ReadersGuide, your contrary attitude is just what we need sometimes in this group. Thanks for taking part in SPEP!

Valerie, like Betty, your answer shows creativity. Can't have too many of you in SPEP; thanks for joining in!

Susan Helene Gottfried said...

Oh, this is too much fun! Thanks for the e-mail. I've posted about this at Win a Book for you.

thelass said...

What would I have done differently?
Absolutely nothing.

Jeanne said...

Lass, glad to hear it. Welcome to SPEP!

Jenners said...

Oh ... hello! I loved this! So much to think about! I shall have to ponder these answers ... in fact, I see a blog post based on them coming up! : )

Cschu said...

OK. This should be interesting. (And yes, I would love some tea. Just waive the tea bag over the hot water. Actual immersion is not necessary.)

What is today's date? 4/25/2010

Who is the President? Do you mean Barack Obama or Georgia Nugent?

How great a danger do you pose, on a scale of one to ten? Two, I think. My students might disagree with that.

What does "people who live in glass houses" mean? It means "be careful what you wish for because you might get it."

Every symphony is a suicide postponed, true or false? Wow. Is this one of those "most great musicians are crazy depressed persons" stereotype. They say pretty much the same thing about mathematicians.

Should each individual snowflake be held accountable for the avalanche? Only if that snowflake did nothing to try to pile up into a safe mound.

Name five rivers. Kokosing river, Ohio river, Mississippi river, Amazon river, Rio Grande

What do you see yourself doing in ten minutes? Taking a bath to avoid making up the test I have to give tomorrow.

How about some lovely soft Thorazine music? Yes, that would be nice. To go with the lovely bath I have planned.

If you could have half an hour with your father, what would you say to him? As it happens, I will get a half an hour with my father in a few weeks. We will talk about taking a trip together. But we might also talk about science, or politics, or music---well, that would be mostly one-sided on his side.... There is definitely not going to be any weird Freudian stuff.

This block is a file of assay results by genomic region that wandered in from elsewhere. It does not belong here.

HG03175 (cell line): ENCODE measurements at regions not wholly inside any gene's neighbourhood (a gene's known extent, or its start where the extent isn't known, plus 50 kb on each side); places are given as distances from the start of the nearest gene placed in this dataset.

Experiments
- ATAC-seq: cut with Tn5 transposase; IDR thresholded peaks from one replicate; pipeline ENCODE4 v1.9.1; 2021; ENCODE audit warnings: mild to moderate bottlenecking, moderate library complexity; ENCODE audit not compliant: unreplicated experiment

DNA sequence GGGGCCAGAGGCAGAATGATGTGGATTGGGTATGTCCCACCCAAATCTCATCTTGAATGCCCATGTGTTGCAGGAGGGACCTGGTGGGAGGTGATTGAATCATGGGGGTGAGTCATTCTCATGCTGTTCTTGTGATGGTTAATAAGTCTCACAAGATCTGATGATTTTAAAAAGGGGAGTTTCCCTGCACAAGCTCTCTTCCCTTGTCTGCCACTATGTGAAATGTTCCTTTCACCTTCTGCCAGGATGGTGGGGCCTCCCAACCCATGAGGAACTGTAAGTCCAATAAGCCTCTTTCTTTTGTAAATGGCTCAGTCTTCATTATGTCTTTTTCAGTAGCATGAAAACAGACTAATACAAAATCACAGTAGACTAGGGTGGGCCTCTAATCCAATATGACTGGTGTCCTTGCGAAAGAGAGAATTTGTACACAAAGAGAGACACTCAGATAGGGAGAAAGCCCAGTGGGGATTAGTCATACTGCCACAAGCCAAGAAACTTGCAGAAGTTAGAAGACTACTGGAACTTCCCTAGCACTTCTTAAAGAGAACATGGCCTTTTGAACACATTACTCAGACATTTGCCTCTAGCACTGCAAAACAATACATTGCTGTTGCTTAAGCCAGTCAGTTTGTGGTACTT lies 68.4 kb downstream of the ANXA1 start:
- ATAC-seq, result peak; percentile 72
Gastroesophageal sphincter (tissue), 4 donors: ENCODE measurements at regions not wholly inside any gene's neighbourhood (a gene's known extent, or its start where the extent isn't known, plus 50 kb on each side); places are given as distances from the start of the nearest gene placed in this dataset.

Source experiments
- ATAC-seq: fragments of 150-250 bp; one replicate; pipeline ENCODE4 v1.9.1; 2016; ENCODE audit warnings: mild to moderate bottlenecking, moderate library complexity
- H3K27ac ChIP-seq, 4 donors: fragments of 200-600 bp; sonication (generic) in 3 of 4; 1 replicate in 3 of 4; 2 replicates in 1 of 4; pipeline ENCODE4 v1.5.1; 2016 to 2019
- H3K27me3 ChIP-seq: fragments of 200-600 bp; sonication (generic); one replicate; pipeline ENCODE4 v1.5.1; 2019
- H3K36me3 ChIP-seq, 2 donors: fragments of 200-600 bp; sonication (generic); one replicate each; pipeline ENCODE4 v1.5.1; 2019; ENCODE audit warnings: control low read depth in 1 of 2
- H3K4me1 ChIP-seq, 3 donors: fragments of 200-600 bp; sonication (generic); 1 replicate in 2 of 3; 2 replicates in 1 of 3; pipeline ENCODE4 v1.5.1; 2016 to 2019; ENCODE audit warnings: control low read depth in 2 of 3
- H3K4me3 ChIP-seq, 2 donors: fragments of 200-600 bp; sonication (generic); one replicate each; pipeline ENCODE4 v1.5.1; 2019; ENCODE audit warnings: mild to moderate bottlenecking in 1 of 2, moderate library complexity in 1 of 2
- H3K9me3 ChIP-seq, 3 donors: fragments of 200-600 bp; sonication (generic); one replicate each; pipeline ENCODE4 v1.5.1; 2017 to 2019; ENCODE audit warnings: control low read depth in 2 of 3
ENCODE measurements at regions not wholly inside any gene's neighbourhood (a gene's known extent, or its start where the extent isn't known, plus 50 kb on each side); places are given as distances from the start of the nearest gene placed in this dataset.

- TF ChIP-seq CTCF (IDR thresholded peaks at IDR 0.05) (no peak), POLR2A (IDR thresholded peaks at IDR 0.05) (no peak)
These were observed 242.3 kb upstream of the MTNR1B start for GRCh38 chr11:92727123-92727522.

What should you do if I fall asleep? Well.... since your falling asleep before you go to bed at night is so rare, maybe I should call the paramedics.

Are you still following in his mastodon footsteps? Yup. Still hope to grow up to be just like him some day. Alas, it looks increasingly like that will never happen.

What is the moral of "Mary Had a Little Lamb"? The best way to find love is to love.

What about his Everest shadow? Are we talking Sir Edmund Hilary? No. I have no desire to walk in those footsteps. So I reject the shadow.

Would you compare your education to a disease so rare no one else has ever had it, or the deliberate extermination of indigenous populations? Mostly the former, as I increasingly find out.

Which is more puzzling, the existence of suffering or its frequent absence? Definitely the latter. It is amazing to see people who, by all evidence, should be suffering but seem to rise above it.

Should an odd number be sacrificed to the gods of the sky, and an even to those of the underworld, or vice versa? Wait! I don't want to sacrifice either of them.

Would you visit a country where nobody talks? This would be hard for me. Isn't this approximately what it is like to visit a country where no one speaks your language? That prospect does daunt me a bit. But it would be very good for me.

What would you have done differently? I would have read more widely.

Why are you here? Some people might say it is because God had a sense of humor.

Do I get in? No... I thought not. It's that prosaic mind of mine. But thanks for the tea!

Jeanne said...

Carol, You get to come in and sit by Serena, for even attempting the unanswerable questions. I'm most amused at your answer to the one about the symphony because I, of course, interpreted that to mean that hearing a symphony would make me postpone suicide. It is a beautiful thing to sit inside a symphony and hear it from there.

And it's a good thing to refuse to be intimidated by poetry! Welcome to SPEP.

Karen said...

April 26

The one who has aged a decade in the last 2 years.

Three

Potential hyprocrites

Each symphony has probably postponed or averted at least one suicide; many (most?) may also have actualized one.